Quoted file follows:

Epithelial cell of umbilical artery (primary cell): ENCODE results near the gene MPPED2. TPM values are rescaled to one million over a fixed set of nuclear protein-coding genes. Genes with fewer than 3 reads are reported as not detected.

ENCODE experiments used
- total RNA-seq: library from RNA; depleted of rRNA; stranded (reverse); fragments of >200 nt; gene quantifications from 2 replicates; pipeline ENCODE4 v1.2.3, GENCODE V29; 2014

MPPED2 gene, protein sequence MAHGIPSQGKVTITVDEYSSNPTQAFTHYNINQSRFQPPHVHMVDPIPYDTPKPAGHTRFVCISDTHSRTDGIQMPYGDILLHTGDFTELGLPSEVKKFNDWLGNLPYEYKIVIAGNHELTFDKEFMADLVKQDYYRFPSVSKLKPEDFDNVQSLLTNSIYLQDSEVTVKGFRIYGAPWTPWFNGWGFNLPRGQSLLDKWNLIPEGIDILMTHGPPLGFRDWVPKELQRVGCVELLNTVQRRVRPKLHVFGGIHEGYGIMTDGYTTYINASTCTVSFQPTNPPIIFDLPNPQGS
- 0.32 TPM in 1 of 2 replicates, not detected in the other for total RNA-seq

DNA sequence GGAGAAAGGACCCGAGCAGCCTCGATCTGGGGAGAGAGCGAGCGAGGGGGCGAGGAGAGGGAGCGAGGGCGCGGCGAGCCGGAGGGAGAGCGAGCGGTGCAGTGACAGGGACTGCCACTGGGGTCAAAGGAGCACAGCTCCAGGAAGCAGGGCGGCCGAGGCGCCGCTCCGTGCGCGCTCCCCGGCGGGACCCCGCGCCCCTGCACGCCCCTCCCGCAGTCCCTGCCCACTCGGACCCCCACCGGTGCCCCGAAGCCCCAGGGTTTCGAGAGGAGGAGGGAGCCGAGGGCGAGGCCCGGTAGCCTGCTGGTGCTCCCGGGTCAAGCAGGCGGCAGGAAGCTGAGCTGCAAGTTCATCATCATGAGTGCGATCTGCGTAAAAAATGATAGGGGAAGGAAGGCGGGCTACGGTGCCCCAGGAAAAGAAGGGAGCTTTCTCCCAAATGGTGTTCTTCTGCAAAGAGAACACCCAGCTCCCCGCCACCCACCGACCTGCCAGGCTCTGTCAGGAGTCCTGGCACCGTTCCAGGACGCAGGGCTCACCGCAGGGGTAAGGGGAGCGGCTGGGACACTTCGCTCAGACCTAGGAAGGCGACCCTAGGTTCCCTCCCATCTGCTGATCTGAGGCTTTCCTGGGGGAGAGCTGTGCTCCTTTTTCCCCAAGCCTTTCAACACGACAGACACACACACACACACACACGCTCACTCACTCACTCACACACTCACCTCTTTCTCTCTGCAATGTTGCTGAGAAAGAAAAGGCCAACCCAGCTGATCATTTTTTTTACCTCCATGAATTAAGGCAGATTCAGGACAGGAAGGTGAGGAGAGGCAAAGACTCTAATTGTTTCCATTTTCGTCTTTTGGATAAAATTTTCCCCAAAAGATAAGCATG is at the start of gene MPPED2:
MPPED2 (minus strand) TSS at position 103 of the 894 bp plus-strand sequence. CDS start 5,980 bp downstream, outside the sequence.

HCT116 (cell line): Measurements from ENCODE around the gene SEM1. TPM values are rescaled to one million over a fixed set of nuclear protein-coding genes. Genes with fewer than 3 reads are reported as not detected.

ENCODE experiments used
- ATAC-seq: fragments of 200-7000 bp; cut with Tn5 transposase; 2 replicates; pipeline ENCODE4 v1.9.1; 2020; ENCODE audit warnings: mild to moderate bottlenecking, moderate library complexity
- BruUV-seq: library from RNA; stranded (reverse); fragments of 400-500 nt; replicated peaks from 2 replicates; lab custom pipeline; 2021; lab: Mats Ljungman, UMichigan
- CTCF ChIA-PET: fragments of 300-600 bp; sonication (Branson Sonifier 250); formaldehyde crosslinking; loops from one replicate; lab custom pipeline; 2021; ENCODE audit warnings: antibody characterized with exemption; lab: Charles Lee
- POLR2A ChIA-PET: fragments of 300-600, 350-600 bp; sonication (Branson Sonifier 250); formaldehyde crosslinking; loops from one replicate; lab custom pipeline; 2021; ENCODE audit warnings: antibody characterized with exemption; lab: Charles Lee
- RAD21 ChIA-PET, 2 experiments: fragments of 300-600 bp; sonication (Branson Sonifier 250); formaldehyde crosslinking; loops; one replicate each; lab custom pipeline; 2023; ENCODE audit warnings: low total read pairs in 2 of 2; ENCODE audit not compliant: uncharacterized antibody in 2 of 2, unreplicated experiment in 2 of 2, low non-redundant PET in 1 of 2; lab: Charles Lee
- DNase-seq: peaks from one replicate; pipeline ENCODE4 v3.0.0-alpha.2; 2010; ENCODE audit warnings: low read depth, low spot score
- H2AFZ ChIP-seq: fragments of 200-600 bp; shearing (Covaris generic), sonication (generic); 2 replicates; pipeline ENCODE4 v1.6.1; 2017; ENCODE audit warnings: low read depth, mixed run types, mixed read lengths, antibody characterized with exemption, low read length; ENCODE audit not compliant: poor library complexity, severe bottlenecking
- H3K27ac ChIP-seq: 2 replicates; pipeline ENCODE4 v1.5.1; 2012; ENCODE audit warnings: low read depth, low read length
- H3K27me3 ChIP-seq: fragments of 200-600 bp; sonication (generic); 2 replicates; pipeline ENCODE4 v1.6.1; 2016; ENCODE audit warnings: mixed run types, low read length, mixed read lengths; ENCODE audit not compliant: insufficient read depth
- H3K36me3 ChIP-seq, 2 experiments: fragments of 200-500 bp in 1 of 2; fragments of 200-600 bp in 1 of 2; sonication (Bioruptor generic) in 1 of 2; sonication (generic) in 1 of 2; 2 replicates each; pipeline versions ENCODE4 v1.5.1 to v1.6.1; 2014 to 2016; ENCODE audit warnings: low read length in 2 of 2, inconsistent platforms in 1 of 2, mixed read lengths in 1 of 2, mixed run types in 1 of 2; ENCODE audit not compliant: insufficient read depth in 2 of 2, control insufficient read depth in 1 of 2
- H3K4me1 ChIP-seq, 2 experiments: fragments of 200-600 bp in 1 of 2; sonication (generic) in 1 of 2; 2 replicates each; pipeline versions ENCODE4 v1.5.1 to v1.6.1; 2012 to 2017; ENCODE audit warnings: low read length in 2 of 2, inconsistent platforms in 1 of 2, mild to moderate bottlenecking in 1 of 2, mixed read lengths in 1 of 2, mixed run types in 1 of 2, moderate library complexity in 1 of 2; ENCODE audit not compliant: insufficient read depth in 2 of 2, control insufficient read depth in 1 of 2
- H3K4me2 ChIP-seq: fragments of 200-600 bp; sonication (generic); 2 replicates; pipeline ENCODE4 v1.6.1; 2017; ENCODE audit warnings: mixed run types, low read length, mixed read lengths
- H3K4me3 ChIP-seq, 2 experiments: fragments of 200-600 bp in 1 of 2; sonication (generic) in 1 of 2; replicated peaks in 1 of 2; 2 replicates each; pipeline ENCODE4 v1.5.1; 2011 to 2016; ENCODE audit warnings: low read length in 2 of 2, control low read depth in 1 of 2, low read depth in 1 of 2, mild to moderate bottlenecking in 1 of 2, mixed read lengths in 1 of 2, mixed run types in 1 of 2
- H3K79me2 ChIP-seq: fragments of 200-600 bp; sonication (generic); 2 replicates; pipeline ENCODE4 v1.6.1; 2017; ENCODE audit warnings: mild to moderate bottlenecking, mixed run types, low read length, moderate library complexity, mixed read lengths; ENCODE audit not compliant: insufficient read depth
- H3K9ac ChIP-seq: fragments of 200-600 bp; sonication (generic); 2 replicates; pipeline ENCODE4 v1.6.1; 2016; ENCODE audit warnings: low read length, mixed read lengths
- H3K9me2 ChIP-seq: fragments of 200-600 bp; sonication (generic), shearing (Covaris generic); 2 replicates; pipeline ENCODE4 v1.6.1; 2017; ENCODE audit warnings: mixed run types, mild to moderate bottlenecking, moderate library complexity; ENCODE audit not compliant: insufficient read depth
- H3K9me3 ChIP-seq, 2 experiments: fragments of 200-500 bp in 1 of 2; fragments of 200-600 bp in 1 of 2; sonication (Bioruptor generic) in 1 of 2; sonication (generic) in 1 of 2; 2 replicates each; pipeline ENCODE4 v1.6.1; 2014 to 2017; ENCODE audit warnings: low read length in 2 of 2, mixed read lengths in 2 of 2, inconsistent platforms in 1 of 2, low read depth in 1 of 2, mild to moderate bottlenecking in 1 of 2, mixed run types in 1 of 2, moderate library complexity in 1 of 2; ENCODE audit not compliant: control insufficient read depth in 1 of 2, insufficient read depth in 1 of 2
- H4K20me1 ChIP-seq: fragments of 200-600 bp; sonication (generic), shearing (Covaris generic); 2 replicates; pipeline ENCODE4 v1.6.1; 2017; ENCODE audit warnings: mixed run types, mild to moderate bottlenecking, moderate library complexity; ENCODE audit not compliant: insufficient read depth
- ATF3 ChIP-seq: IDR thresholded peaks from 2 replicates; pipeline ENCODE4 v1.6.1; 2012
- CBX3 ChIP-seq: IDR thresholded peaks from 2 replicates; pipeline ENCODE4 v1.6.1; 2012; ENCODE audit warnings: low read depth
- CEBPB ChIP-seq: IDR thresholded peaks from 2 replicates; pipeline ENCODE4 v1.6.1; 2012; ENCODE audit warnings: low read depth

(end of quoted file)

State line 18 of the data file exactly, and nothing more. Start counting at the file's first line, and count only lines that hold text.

- H3K27me3 ChIP-seq: fragments of 200-600 bp; sonication (generic); 2 replicates; pipeline ENCODE4 v1.6.1; 2016; ENCODE audit warnings: mixed run types, low read length, mixed read lengths; ENCODE audit not compliant: insufficient read depth